Carter has since proved as much on the field, showing off a well-rounded game that allows him to hit for average and control the strike zone while playing a good center field and contributing plenty of stolen bases. Given his performance and the Rangers' success to date, he just might debut later this year. MLB ETA: Late 2023 or early 2024
10. Jordan Lawlar, SS, Diamondbacks (Double-A)
As an amateur, Lawlar often elicited comparisons to Royals shortstop Bobby Witt Jr. because of the similarities in their profiles (both were older prepsters with good power and defense projections) and the 30-minute drivetime between their hometowns. Whereas Witt treated Double-A like a minor challenge on his way to the majors, Lawlar has scuffled there dating back to last season. We're not ready to hit the panic button yet for a few reasons. Foremost, it's an aggressive assignment that has him playing against competition that's on average five years older than him, and with a grip-enhanced ball that has caused the offensive environment to go haywire. Lawlar also performed well in the Arizona Fall League last year, and he still has the physical traits that had evaluators envisioning him as an All-Star-caliber player not too long ago. We're OK giving him more time to figure out things. MLB ETA: Summer 2024
11. Ricky Tiedemann, LHP, Blue Jays (Double-A)
Tiedemann, a low-slot lefty with a promising three-pitch mix, was Toronto's third-round pick in 2021 by way of a junior college. That selection looks like a steal, though there's plenty of the book left to be written. Tiedemann reached Double-A late last season despite having just 78 professional innings to his name. He didn't have a chance to add many more this season (12) before requiring an injured list stint because of biceps inflammation. Tiedemann's utter lack of a track record makes this a risky rank justified by his impressive upside. MLB ETA: Spring 2024
12. Colson Montgomery, SS, White Sox (Injured list)
Montgomery has drawn comparisons in the past to Rangers shortstop Corey Seager, and it's not just because the two share facial structures and builds. The idealized outcome here has him maturing into a slugging shortstop with a good feel for contact. Montgomery probably isn't going to follow directly in Seager's cleat prints -- to wit, Seager made his MLB debut at 21, while Montgomery hasn't yet played since turning 21 in February because of oblique and back injuries -- but he has a chance to debut in the majors over the next calendar year and to become a good player in his own right. MLB ETA: Spring 2024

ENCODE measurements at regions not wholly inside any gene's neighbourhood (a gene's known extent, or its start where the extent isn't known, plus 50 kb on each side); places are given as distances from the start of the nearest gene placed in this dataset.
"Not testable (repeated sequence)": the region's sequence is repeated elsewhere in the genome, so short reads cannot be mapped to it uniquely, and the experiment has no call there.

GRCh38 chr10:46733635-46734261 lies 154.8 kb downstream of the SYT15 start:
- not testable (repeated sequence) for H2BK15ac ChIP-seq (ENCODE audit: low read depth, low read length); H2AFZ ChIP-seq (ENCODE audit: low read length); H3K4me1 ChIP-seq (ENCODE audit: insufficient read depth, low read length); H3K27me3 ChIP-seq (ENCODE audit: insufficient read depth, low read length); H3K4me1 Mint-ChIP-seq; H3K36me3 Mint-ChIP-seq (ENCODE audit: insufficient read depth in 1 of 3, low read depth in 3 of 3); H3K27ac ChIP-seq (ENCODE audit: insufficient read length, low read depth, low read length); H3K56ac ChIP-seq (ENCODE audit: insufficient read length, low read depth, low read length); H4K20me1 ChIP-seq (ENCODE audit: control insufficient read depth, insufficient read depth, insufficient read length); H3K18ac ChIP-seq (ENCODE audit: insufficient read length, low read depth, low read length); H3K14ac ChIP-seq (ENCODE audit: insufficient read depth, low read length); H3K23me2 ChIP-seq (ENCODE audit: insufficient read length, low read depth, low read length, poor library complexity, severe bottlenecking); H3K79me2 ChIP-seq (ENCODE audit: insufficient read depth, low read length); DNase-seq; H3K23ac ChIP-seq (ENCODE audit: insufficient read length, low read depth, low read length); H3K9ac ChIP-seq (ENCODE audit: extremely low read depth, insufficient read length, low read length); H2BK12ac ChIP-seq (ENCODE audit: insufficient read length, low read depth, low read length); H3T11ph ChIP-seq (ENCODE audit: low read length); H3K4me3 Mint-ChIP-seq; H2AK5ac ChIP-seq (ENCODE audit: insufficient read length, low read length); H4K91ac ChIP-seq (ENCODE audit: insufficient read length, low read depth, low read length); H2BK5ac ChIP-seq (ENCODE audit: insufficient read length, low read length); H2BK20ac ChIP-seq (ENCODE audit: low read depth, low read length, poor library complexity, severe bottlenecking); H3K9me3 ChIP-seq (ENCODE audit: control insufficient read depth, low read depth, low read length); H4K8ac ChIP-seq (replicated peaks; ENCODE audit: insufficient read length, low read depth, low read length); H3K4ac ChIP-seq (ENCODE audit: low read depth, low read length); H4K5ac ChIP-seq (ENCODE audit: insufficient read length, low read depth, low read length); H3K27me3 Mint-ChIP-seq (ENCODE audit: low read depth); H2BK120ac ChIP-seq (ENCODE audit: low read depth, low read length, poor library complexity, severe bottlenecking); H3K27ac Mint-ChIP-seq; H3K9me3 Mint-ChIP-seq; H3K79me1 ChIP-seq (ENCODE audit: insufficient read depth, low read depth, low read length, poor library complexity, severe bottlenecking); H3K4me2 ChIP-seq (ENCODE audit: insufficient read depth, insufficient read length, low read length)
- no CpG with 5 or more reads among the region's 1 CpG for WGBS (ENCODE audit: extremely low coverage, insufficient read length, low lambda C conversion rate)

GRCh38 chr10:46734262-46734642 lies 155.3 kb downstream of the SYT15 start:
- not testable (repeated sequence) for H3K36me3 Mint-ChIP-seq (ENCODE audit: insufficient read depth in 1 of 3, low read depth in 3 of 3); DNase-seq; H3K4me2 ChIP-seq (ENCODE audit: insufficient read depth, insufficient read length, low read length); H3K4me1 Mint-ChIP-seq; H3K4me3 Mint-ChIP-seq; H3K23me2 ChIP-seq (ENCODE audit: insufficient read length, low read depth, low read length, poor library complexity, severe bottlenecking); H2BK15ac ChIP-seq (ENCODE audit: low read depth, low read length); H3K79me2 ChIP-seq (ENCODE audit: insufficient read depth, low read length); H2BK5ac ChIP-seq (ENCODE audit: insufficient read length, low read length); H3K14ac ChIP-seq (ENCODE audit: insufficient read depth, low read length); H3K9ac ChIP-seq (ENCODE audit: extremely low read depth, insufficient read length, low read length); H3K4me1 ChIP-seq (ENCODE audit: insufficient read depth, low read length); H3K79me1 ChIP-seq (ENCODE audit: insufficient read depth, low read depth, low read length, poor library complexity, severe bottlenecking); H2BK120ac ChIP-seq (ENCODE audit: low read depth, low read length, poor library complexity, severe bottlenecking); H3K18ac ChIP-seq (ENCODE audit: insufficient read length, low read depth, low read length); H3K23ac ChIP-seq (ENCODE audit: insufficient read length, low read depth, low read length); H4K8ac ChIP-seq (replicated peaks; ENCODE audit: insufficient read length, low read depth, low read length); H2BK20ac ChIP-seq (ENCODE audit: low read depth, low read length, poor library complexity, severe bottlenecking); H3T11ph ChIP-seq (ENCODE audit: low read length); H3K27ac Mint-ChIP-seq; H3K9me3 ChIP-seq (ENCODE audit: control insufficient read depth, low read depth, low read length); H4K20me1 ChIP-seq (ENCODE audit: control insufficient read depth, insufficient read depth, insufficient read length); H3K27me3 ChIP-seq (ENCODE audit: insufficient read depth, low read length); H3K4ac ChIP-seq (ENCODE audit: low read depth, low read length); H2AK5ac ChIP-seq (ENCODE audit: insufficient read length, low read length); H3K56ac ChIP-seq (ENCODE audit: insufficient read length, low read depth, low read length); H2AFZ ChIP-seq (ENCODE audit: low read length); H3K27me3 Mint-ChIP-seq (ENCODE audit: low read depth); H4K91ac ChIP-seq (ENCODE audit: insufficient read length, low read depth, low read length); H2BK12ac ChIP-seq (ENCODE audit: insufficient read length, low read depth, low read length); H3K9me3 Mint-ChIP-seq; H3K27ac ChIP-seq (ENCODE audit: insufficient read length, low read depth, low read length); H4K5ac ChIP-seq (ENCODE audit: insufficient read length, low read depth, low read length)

13. Taj Bradley, RHP, Rays (MLB)
The Rays' plethora of rotation injuries have afforded Bradley a better (and earlier) opportunity to plant his flag on the big-league staff than expected. He's taken advantage so far, even if he had to return to the minors in order to get on an every-fifth-day throwing schedule. Bradley does most of his work with two pitches: a mid-90s fastball with big-time vertical break and a cutter. He also throws another breaking ball and a changeup.
Pitch-grading models quite like the cambio's profile, though it's lacking usability at this point since it too often ends up high and wide to his arm side. Bradley is only 22 years old (he was 17 on draft day), suggesting that he has plenty of time for it to click and for him to become at least a mid-rotation starter. MLB ETA: Already debuted
14. Jackson Merrill, SS, Padres (High-A)
Merrill had as much helium as any prospect heading into the 2021, canyoneering from relative unknown in the spring all the way to the 27th pick in the summer. His performance this season won't leap off the page, but it's important to bear in mind that he's young (he turned 20 in April) and that he missed part of last season with a wrist injury, costing him precious development time and reps against professional pitching. The upshot here remains a surefire shortstop with a great feel for contact, even if that contact often manifests itself in the form of grounders to the right side. MLB ETA: Spring 2025
15. Brooks Lee, SS, Twins (Double-A)